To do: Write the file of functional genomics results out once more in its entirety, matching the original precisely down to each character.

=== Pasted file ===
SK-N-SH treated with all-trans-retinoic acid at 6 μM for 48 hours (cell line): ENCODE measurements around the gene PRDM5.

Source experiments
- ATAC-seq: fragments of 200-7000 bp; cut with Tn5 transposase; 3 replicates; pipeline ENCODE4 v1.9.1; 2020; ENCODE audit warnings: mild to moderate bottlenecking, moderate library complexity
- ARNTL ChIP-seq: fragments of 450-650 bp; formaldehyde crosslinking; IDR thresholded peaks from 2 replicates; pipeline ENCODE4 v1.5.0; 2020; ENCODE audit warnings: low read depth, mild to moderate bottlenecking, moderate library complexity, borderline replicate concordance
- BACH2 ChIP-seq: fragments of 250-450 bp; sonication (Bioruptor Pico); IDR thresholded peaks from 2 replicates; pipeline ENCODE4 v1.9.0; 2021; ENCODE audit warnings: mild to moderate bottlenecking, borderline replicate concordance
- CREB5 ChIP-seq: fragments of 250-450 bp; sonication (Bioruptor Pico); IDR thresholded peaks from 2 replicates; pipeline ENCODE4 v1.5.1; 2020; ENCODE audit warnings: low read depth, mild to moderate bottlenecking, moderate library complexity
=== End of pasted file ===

SK-N-SH treated with all-trans-retinoic acid at 6 μM for 48 hours (cell line): ENCODE measurements around the gene PRDM5.

Source experiments
- ATAC-seq: fragments of 200-7000 bp; cut with Tn5 transposase; 3 replicates; pipeline ENCODE4 v1.9.1; 2020; ENCODE audit warnings: mild to moderate bottlenecking, moderate library complexity
- ARNTL ChIP-seq: fragments of 450-650 bp; formaldehyde crosslinking; IDR thresholded peaks from 2 replicates; pipeline ENCODE4 v1.5.0; 2020; ENCODE audit warnings: low read depth, mild to moderate bottlenecking, moderate library complexity, borderline replicate concordance
- BACH2 ChIP-seq: fragments of 250-450 bp; sonication (Bioruptor Pico); IDR thresholded peaks from 2 replicates; pipeline ENCODE4 v1.9.0; 2021; ENCODE audit warnings: mild to moderate bottlenecking, borderline replicate concordance
- CREB5 ChIP-seq: fragments of 250-450 bp; sonication (Bioruptor Pico); IDR thresholded peaks from 2 replicates; pipeline ENCODE4 v1.5.1; 2020; ENCODE audit warnings: low read depth, mild to moderate bottlenecking, moderate library complexity